It’s only March, but I already expect the Sundance Channel miniseries Top of the Lake to make my year-end “Top 10” list. The first two episodes debuted Monday night and repeat tonight; I recommend it not just to fans of filmmaker Jane Campion (The Piano), who co-wrote and co-produced, and Mad Men’s Elisabeth Moss, who stars as the heroine, a troubled police investigator, but to anyone who’s watched in dismay over the last 21 years as program after program tried to be the next Prime Suspect and failed miserably.
Top of the Lake is in the same vein as the adventures of Detective Chief Inspector Jane Tennison, but it’s superior to most Prime Suspect–derived stories — including The Closer and the American versions of The Killing and Prime Suspect — because it doesn’t seem obsessed with satisfying the demands of any one of the genres that it references. It’s a meticulous, lived-in police procedural, a portrait of a specific community, and a look at the pervasive sexism that complicates nearly every transaction between men and women, professional or personal. The show’s narrative spine concerns the mysterious disappearance of Tui Mitcham (Jaqueline Joe), a 12-year-old pregnant girl who’s the daughter of the town bully, Matt Mitcham (Peter Mullan), a glowering criminal. Top of the Lake’s heroine, Robin Griffin (Moss), leaves her fiancé in Sydney to return to her hometown — a verdant, forested mountain town — to confront demons in her own past. She becomes swept up in Tui’s story along the way. Robin’s behavior at first seems erratic, at times bordering on unprofessional and nonsensical, until you start learning her secrets and studying her interactions with the townspeople and with her mother, who’s suffering from cancer.
Even though Top of the Lake is steeped in the atmosphere of its lush, real locations, and has a pungent, at times overpowering physical realism, it’s as much a fable or cautionary tale as it is a detective story. As in Campion’s The Piano — and her other films, including An Angel at My Table, Sweetie, Portrait of a Lady, and Bright Star — this miniseries is jam-packed with situations that play like archetypal showdowns between representatives of male and female psychology. Matt Mitcham is a bad daddy par excellence, a long-haired patriarch with macho criminal sons, hot-tempered and domineering, always twisting the verbal knife to gain advantage, especially when he’s dealing with women. His counterpart is GJ (Holly Hunter, the Oscar-winning star of The Piano), an American guru with flowing white hair who leads a colony of damaged-but-healing women who’ve take up refuge in storage containers on land that Tsui claims was sold out from under him. (That it was sold to women adds insult to injury; the man’s a reflexive misogynist, and every time he enters GJ’s camp, the story seems to shudder.)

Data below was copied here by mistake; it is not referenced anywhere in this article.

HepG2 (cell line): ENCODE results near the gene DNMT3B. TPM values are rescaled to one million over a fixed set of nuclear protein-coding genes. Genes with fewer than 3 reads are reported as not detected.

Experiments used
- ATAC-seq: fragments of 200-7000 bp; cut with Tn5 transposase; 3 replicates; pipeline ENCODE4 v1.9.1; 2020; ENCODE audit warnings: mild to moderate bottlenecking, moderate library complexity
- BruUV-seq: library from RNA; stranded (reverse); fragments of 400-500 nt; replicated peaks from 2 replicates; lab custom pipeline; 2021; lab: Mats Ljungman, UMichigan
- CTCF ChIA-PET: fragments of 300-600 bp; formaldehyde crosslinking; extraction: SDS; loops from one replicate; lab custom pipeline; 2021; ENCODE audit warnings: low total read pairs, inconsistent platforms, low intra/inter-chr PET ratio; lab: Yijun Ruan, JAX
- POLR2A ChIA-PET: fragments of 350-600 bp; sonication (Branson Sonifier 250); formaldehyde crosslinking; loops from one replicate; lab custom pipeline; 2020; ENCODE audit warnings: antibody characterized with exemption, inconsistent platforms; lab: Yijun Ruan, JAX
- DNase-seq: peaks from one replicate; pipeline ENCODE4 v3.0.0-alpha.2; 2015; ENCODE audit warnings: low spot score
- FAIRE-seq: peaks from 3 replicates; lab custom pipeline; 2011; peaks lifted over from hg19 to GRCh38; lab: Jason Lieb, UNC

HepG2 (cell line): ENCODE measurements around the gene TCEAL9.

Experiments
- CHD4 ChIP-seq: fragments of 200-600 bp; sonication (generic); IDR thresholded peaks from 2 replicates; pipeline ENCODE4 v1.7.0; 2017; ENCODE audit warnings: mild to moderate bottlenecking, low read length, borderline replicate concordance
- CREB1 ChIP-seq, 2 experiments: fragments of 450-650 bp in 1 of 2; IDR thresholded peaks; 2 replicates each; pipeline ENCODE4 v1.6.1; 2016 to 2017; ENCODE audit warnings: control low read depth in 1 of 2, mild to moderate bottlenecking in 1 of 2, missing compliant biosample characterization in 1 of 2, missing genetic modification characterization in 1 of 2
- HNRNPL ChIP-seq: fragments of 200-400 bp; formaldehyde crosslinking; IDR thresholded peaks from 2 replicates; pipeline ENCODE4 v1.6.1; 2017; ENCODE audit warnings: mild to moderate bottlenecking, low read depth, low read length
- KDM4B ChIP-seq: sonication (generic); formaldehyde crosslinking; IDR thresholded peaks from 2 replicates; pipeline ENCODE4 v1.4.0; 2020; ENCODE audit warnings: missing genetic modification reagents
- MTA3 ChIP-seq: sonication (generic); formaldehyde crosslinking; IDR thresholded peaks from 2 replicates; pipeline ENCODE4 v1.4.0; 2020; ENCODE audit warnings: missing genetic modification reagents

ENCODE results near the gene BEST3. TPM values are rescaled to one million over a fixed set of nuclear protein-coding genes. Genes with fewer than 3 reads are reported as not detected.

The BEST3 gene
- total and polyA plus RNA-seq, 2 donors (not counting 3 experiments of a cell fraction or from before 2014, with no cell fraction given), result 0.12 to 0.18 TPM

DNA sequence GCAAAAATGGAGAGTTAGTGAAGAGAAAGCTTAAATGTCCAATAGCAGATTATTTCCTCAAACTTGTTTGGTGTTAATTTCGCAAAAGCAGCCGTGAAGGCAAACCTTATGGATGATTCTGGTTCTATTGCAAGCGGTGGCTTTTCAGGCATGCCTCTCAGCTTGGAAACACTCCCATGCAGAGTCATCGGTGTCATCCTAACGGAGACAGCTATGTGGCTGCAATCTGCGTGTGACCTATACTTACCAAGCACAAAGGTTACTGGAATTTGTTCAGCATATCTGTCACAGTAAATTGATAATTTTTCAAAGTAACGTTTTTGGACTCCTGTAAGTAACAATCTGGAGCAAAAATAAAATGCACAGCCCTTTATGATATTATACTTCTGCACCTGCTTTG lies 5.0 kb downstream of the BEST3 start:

How do Robin’s quest, Tui’s fate, her father’s rage, and GJ’s mysterious, somewhat aloof knowingness fit together? We’ll find out eventually, and episode three — a triumph of writing, directing, and acting that premieres next week — assembles some key pieces. Suffice it to say that from its opening scene in which Tui wanders into water and seems inclined to drown herself, you know you’re in the hands of a master filmmaker who’s in complete command of the raw material of her art, and who seems to be working very close to her subconscious. At its most hypnotic, this miniseries — which was co-scripted by Campion and Gerard Lee, and directed by Campion and Garth Davis — gives me the same intellectual and aesthetic charge that I get from watching Campion’s feature films. The flowing curves of the mountains, the verdant greens and fecund, dusk-lit blues of the forest, the stillness of the lake, all have symbolic potency. They’re dreamscapes as well as landscapes, pregnant with narrative potential and buried secrets.
Campion’s narrative landscapes are as female in their imagery and concerns as Martin Scorsese’s are male, utterly and unapologetically so; a lot of the situations depicted within them — especially Robin’s interactions with the all-male police force, which constantly strives to diminish her and put her in her “place” even though most of them never think of themselves as misogynists — will resonate powerfully in the aftermath of Steubenville and the related discussions of rape culture and ingrained sexism. But the miniseries never devolves into polemic. It’s not trying to teach lessons or sum anything up. It’s about mindsets and blind spots, hostility and fear, but mostly it’s about complicated, contradictory people, all coping with tremendous buried pain, and muddling along as best they can.
* The name of Peter Mullan’s character was previously misspelled. It has been corrected.